Silvio Grassetti’s triumph over the Honda World Championship by Tom Phillis, Taveri and Redman proved that the Japanese manufacturers were not invincible
60 years ago, on May 1, 1962, the new Benelli 250 4-cylinder with Silvio Grassetti won the pre-world race on Cesenatico’s international circuit, beating the world-class Hondas from Tom Phillis, Taveri, Redman and Morini from Provini and Tassinari. Two weeks earlier, on April 15, at the Shell Gold Cup in Imola, Phillis and Redman had crossed the finish line in the two half “on parade”, confirming what had happened in the previous World Championship season, with the bikes from the Golden Wing dominating the World Championship 250 (4-cylinder 4-stroke close to 45 hp and 14,000 rpm) and 125 (2-cylinder 4-stroke from 22 hp to 14,500 rpm).
dared to run
In Cesenatico, in a daring race with Grassetti’s initial fall due to a hard contact in the basket with Provini followed by a hunting show of Pesaro ace overtaking 24 riders in a row, Benelli’s victory split with his new multiple it. proved that Italian motorcycling had not lowered its glorious flags and that Japanese houses were not invincible. The media influence of this exploitation is extraordinary: Grassetti and Benelli are on everyone’s lips and go on the front pages of newspapers with reports and interviews on radio and television. For the 26-year-old Grassetti, it is the inauguration among the big names in international motorcycling, where the Pesaro champion will be among the main characters for over ten years, until 1974. For Casa del Leone, founded in 1911 and in racing since the early 1920s ‘s it is a strong push to improve its image and expand its market share in Italy and abroad. The challenge therefore reopens on both the competitive and commercial front and continues, amid illusions and disappointments, since the opening of the 1962 World Championships in the Spanish GP, the week after the exploitation in Cesenatico.
Throughout the ’62 season, Grassetti and Benelli will be the protagonists, but due to technical issues and mishaps, they will not win. Ditto in 1963, with Grassetti (Benelli) number two in the “tricolor” 250 behind Provini (Morini) – and first in the 500 with the 4-cylinder MV Agusta – but out of the game in the quarter-liter world championships, causing repeated engine problems new race car. At the end of 1963 there will be a change of leadership with a view to 1964: Provini, who by no means missed the World Cup, goes from Morini to Benelli, and Grassetti leaves Pesaro to Bologna, where the young Giacomo Agostini will find himself as a teammate at Morini. The arrival of the champion from Piacenza will give Benelli the push to open a new side by revolutionizing its 250 4-cylinder.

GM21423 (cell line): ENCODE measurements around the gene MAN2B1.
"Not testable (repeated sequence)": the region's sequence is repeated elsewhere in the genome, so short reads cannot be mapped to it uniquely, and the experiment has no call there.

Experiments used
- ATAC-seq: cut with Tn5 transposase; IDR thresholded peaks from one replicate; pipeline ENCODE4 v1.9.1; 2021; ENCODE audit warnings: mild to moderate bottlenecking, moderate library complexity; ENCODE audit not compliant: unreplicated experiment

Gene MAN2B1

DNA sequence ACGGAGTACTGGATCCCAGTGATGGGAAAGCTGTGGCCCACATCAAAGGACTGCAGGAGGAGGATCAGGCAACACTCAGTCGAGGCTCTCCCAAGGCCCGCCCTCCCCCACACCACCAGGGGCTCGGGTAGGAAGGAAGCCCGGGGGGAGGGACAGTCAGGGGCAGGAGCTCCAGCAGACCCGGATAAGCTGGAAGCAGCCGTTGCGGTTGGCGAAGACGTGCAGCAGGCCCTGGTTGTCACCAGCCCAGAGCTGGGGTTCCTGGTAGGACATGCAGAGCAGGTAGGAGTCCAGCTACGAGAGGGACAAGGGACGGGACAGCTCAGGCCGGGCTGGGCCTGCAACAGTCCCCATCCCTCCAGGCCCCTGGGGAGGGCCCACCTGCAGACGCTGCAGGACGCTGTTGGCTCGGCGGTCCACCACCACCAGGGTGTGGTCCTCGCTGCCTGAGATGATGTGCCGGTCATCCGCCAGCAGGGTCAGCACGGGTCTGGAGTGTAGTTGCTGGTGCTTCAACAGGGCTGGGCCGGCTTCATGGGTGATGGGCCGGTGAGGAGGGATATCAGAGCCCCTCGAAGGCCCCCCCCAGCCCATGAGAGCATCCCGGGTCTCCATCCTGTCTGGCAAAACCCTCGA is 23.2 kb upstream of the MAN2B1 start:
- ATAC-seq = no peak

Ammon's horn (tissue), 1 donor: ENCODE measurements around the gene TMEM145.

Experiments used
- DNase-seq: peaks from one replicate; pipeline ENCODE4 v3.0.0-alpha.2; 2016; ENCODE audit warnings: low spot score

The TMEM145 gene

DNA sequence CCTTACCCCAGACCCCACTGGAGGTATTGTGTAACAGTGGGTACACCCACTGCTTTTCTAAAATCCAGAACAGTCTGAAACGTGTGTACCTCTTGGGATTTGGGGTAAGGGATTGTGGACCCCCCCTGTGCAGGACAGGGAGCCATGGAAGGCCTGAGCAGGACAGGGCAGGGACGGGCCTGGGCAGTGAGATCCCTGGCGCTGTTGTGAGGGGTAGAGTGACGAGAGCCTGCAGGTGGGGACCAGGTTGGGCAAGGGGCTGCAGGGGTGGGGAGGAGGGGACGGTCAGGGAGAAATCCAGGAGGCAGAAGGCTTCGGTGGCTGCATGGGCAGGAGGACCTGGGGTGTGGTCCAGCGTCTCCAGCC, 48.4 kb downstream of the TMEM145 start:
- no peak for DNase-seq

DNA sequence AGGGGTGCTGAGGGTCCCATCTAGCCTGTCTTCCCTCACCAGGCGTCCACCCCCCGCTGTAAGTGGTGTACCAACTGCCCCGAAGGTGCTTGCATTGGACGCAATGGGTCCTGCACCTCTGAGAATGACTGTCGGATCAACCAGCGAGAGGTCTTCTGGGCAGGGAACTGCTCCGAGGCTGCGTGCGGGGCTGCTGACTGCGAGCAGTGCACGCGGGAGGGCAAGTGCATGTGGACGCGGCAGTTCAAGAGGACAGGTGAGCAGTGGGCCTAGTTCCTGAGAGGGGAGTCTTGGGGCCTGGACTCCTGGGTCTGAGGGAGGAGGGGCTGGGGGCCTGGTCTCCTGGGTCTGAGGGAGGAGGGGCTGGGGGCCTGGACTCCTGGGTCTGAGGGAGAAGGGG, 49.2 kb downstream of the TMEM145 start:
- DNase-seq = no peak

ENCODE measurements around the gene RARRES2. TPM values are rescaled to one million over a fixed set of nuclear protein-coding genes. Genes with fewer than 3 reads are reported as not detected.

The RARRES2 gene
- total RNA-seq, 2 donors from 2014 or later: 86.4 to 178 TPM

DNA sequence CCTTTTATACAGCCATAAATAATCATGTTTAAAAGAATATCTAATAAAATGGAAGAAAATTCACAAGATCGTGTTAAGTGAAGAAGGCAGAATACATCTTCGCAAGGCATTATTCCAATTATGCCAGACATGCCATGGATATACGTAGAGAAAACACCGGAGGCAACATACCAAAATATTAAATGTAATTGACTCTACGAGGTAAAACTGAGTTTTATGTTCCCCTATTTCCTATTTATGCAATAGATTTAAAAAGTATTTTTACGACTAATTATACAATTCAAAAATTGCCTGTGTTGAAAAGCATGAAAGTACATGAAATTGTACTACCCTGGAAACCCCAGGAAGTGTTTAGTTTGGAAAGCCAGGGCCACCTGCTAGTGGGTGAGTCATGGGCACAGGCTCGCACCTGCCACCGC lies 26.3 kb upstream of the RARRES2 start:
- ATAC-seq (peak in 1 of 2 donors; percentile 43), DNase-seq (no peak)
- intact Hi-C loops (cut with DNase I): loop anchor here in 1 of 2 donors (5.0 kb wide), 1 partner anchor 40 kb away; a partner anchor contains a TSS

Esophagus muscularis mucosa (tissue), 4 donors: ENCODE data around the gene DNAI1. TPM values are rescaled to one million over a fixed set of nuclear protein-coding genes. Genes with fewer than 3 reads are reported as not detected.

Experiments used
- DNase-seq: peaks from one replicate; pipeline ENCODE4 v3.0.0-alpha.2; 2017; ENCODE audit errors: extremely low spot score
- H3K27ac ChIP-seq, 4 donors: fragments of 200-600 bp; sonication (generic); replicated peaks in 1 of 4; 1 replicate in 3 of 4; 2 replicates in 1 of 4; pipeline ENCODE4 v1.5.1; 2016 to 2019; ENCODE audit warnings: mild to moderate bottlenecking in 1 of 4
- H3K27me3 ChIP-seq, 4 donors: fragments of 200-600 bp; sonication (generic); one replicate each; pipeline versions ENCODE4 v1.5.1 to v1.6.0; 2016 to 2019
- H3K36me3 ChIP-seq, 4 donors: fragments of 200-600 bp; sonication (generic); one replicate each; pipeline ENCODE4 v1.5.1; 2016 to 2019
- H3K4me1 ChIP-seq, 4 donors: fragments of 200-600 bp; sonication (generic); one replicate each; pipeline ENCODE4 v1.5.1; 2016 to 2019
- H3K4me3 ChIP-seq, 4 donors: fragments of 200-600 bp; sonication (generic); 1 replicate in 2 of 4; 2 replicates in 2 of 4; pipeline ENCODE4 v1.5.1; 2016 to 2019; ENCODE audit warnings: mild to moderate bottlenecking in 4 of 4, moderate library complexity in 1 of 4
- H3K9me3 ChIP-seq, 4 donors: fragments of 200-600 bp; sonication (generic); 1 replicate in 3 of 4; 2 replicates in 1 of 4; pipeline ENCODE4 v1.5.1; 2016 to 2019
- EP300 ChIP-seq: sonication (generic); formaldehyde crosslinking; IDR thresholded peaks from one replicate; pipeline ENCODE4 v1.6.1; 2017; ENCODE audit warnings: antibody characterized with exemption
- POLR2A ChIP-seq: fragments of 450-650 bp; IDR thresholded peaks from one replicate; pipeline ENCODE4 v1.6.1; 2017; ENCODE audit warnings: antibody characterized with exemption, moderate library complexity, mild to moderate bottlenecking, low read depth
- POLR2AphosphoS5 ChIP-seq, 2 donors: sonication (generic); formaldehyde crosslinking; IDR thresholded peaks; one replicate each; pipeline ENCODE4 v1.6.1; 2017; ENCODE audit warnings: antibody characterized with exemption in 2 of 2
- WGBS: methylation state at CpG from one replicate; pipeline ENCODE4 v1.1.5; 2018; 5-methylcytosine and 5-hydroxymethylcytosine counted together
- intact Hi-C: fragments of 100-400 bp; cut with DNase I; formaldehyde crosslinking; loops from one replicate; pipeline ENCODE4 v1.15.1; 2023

it was like that
How was the “duemmezzo” triumphant from Cesenatico in 1962 and the “base” on the bike that won the world championship in 1969? Clearly, a very different Grand Prix from the former single-cylinder, glorious twin camera, derived from Dario Ambrosini’s “red” world champion in 1950 and brought to the track in 1959 by Grassetti: excellent bike, but arrived late and unable, on despite its 32. HP at 11,000 rpm and 210 km / h, to withstand the impact of the two-cylinder MV Agusta, the “mono” Morini twin camshafts, 2-stroke MZ with rotating discs and much less the latest arrivals, the 4 -cylindered Honda. The lines of the new 4-cylinder engine (already in the early 40’s Benelli had created an innovative 250 4-cylinder front-speed, with compressor, liquid-cooled, a motorcycle with excellent technology and extraordinary performance in tests, but put out first by the events of the war and then by the new rules) had been drawn up since 1958 by the young engineer Aulo Savelli on the recommendation of the great chief of the Pesaro firm Giovanni Benelli. The new engine, with dual-axle distribution controlled by a cascade of gears located in the center, had vertical cylinders and did not follow the pattern of other previous multi-split race cars such as the Gilera, Guzzi, MV Agusta or current, such as. as Honda. This is above all to compress the engine in length by including the dimensions of the bike and the inclination of the front fork. The first 250 multicylinder, seen up close, expressed a sense of power and really aroused fear. The roar produced by the four megaphones made by hand with a hammer from a flat plate, aroused fear and at the same time exalted for its melody.
A technical state-of-the-art motorcycle in the world. Reverse tradition, as already written, are the four cylinders (bore and stroke of 44 x 40.6 mm = 247.2 cc) vertical axes, air-cooled. Special castings of light alloy. The timing system with two overhead shafts, with two inclined valves per. cylinder and coil valve springs (the four-valve comes from ’67 with Renzo Pasolini), is controlled by a train of central gears, the primary transmission is entrusted to a pair of gears with the small one located on the crankshaft between the first and second left cylinder. Dry clutch, six-speed gearbox (then seven and also tests with eight-speed), power supply with four 20 mm Dell’Orto, battery ignition with four coils and four-switch, dry sump lubrication and fuel tank, separated oil. Other features: the coils located under the top beam of the frame, the oil tank under the saddle and above all the great use of “special” materials. The frame, at the beginning of the development of the single-camshaft, is in special tubes with a double lower cradle, integrated alloy brakes with front with four jaws (with Provini, Benelli becomes the first GP motorcycle with disc brakes in ’65) and double control lever, tires 2.50 x 18 “front and 2.75 x 18” rear. Dry weight, 122 kg. Declared power of this first engine: 36.5 HP at 13,000 rpm with aluminum screen, over 220 km / h. But – as Grassetti will say years later – the first engine used in the Cesenatico did not reach 35 HP and did not exceed 12,000 rpm, even though the bike ran over 220 Km / h.